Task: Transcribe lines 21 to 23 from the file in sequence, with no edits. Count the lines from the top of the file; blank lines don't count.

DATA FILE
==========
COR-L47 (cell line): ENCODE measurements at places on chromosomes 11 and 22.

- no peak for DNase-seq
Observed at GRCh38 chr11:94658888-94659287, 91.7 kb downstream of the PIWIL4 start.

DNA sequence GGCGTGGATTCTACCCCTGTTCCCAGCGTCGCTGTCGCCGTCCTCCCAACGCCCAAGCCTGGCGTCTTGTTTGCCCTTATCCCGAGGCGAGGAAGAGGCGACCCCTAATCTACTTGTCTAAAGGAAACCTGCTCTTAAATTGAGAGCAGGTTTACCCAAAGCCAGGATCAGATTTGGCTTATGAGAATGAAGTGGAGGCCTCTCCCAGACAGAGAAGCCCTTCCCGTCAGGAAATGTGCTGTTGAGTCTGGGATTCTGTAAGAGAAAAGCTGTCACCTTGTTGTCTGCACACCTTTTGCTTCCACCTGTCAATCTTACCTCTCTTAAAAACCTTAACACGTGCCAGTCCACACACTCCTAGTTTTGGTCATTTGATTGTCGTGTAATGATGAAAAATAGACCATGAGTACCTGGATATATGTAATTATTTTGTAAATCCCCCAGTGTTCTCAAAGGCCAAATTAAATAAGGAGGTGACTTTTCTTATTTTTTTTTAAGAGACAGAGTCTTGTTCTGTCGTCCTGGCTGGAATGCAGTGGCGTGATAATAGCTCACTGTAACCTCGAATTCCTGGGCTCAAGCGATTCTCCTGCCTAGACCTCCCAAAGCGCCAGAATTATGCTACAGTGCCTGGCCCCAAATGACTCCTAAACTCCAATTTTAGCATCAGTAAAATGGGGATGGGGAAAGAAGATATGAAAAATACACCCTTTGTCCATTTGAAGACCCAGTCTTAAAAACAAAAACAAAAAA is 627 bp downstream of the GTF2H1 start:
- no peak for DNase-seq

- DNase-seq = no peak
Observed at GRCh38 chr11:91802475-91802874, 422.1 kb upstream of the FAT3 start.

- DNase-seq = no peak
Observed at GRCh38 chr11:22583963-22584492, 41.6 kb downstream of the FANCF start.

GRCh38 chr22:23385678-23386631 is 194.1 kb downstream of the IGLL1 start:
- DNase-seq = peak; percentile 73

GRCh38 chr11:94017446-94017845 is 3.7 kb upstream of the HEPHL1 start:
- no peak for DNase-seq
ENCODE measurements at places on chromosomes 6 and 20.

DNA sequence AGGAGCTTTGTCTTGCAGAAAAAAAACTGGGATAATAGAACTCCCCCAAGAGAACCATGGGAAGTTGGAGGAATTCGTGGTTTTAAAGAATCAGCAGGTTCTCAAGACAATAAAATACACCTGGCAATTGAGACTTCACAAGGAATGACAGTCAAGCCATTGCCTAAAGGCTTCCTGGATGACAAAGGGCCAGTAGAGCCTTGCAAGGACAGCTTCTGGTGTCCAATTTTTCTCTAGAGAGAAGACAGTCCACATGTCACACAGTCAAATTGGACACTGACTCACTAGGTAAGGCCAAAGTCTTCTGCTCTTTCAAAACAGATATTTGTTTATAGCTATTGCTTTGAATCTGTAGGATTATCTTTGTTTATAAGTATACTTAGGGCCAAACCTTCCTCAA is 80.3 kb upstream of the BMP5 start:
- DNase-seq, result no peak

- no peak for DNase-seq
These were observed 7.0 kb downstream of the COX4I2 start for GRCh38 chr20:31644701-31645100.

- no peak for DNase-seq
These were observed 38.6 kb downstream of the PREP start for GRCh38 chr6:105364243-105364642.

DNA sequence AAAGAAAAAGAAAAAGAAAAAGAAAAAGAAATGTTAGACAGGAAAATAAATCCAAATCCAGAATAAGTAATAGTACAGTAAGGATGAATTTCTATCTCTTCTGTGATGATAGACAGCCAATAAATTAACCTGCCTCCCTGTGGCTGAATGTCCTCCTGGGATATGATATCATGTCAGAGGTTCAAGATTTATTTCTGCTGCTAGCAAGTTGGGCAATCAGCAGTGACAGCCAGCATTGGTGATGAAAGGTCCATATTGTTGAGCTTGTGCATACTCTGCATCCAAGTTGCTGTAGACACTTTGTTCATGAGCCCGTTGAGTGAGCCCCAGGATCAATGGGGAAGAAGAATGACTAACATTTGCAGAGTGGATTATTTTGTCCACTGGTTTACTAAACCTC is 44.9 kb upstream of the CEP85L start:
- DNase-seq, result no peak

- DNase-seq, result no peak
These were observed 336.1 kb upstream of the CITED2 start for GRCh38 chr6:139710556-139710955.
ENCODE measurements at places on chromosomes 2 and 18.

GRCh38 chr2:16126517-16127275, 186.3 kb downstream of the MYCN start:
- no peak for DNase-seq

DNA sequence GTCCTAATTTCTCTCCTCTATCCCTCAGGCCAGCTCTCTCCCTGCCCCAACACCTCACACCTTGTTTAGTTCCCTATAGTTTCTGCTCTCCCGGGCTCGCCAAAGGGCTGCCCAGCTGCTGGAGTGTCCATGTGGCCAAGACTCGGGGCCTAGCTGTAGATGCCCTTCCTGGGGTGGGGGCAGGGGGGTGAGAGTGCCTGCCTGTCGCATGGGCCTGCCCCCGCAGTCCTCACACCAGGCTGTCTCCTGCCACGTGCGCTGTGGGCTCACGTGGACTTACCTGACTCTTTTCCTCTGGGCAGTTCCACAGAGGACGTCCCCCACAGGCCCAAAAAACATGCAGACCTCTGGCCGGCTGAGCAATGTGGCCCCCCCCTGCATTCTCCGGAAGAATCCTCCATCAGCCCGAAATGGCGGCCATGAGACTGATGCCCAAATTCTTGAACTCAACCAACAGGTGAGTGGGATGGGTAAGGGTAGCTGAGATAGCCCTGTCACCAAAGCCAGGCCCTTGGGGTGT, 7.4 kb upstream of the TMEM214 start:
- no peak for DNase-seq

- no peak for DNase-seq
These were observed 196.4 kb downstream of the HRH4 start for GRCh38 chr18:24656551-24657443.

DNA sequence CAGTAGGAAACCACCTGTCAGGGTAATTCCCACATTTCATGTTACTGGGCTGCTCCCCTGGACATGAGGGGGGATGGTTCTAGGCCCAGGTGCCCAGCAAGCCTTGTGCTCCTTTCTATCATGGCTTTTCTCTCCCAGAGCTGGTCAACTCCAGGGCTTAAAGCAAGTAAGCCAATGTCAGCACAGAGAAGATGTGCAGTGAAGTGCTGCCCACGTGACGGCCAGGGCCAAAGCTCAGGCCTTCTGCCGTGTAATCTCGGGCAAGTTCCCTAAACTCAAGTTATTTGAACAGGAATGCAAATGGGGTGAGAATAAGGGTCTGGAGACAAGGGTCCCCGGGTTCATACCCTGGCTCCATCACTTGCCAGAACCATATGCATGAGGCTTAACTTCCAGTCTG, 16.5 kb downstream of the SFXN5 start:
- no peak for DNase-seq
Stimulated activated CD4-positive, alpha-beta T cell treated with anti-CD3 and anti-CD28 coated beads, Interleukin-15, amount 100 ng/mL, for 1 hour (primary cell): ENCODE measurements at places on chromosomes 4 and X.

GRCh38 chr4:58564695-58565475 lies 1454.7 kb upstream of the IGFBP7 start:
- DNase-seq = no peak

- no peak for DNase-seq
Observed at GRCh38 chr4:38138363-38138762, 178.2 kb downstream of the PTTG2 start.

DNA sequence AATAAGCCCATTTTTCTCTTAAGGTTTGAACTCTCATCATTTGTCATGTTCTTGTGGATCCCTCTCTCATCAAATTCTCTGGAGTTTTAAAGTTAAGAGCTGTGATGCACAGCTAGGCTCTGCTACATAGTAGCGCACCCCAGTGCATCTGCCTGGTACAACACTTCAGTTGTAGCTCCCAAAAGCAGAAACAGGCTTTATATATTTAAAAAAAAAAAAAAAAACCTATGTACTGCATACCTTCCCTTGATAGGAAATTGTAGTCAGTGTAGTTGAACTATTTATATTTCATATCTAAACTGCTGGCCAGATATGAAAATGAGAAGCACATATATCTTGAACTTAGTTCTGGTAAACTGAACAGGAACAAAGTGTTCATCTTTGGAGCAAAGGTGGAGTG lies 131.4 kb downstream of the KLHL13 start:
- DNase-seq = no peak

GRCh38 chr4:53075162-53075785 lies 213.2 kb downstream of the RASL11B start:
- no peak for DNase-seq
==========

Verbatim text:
DNA sequence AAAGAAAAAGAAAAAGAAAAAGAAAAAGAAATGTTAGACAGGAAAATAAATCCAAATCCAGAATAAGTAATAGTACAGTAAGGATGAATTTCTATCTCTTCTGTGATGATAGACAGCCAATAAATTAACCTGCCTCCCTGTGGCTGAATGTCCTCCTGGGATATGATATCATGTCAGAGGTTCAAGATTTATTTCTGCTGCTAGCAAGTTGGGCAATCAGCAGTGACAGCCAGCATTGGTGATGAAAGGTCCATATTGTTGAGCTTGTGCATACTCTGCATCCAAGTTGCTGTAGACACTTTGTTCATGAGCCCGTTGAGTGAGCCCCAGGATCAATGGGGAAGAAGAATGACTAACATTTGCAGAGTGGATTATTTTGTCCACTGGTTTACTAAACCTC is 44.9 kb upstream of the CEP85L start:
- DNase-seq, result no peak

- DNase-seq, result no peak